Take for example two business partners in a small consulting business. They have established an HWT for themselves, their employees and their employees’ families. As non-incorporated individuals, they are subject to CRA premium limits so they must keep track of their contributions over the year. Limited cash flow dictates that they must make a monthly contribution. Their advisor assists them by ensuring they contribute within the limits. He also reminds them to renew the out-of- province travel medical coverage of the plan to ensure it still qualifies as a PHSP.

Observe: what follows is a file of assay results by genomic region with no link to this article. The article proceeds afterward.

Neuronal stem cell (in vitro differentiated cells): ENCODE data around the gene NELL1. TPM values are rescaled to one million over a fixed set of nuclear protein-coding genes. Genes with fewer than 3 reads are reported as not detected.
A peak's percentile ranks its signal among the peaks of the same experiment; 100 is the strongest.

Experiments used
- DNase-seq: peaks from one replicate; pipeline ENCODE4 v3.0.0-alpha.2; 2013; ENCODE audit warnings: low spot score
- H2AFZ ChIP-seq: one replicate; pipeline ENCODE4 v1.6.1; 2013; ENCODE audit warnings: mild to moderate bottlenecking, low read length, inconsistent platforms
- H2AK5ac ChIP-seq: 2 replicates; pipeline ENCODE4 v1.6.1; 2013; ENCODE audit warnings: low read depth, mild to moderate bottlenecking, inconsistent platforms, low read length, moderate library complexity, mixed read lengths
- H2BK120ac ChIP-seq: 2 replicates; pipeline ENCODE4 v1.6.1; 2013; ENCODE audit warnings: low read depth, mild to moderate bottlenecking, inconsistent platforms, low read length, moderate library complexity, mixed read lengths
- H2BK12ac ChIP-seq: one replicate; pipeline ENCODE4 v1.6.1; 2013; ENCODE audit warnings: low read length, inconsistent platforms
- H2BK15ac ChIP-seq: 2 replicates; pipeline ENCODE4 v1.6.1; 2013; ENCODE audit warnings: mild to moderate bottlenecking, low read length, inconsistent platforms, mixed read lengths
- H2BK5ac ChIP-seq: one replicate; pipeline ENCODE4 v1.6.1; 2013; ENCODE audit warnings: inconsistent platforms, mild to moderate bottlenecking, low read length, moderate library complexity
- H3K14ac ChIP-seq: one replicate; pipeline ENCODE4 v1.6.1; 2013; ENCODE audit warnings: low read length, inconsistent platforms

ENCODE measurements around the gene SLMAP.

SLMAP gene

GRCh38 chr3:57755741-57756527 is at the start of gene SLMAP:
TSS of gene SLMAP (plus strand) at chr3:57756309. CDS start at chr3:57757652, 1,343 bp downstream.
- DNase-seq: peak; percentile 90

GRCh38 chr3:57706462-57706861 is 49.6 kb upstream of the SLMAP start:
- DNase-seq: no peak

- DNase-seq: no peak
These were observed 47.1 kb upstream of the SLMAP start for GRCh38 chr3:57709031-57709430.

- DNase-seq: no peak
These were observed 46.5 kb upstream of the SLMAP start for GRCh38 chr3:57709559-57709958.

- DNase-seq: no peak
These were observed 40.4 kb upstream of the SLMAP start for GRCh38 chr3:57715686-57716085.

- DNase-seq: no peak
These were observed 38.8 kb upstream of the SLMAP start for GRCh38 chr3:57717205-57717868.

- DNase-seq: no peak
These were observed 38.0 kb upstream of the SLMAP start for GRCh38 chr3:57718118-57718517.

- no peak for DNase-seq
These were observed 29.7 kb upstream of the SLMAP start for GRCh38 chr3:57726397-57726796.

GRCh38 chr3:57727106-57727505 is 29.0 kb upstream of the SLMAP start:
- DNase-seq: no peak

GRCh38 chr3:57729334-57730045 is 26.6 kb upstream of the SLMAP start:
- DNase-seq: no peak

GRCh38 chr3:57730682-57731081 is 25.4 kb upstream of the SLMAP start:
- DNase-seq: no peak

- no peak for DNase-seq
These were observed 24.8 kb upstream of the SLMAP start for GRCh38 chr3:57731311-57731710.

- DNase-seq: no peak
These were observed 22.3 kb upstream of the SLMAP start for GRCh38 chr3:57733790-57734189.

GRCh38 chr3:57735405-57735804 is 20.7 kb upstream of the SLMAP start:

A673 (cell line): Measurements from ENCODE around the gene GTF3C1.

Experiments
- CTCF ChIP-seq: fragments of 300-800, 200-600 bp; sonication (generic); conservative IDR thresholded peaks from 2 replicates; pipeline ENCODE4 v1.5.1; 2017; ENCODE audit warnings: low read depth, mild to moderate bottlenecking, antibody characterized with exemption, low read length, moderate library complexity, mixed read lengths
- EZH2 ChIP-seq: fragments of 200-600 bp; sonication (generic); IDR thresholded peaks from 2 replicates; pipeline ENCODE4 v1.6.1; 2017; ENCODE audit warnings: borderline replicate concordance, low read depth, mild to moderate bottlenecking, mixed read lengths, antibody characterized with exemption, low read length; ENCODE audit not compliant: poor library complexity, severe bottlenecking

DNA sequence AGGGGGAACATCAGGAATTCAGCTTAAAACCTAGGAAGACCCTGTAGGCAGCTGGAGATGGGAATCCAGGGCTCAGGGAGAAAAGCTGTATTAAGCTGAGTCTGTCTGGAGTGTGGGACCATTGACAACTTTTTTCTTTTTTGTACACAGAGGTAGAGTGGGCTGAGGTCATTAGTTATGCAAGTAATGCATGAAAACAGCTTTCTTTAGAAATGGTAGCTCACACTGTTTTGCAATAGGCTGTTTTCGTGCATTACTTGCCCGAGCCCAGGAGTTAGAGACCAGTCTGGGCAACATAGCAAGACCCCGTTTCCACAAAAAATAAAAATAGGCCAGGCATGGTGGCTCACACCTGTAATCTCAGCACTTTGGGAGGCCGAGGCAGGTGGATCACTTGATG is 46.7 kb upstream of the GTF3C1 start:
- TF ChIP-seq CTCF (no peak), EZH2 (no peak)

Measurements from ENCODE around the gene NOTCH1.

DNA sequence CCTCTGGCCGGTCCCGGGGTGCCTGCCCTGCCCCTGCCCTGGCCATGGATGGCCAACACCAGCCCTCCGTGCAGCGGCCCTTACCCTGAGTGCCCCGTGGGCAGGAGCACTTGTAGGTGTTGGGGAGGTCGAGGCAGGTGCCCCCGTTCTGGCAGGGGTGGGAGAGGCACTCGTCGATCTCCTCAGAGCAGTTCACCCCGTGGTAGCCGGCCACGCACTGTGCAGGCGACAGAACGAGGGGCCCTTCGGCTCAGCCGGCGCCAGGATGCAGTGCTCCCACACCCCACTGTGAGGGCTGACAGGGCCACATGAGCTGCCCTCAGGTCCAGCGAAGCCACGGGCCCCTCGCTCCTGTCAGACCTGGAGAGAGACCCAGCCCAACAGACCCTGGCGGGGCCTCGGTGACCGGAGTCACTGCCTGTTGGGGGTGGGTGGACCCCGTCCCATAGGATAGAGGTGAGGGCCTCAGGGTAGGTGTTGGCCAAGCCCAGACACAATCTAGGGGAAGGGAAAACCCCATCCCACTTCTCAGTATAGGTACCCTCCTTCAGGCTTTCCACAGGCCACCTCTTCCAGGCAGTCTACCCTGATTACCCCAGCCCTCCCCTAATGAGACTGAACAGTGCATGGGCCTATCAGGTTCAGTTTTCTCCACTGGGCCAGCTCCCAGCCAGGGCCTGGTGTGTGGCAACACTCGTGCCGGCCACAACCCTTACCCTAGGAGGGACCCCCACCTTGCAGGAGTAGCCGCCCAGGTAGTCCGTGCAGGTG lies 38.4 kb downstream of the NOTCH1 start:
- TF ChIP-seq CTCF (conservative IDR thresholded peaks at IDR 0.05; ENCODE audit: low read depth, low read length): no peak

While CRA has allowed welcome relief from income tax, that is the end of the free ride. Alas, all Canadians must pay GST on the administration fee charged for each claim. In addition, recent changes in Ontario require its residents to pay 8% PST and 2% premium tax on the gross claim amount (including administration fees).

Whether your self-employed clients are incorporated or not, in most cases an HWT will cost them less than a traditional extended benefit and dental plan, and be more valued by their employees.

This article appeared in The Advisor’s Edge magazine, April 2006. Reproduced with permission.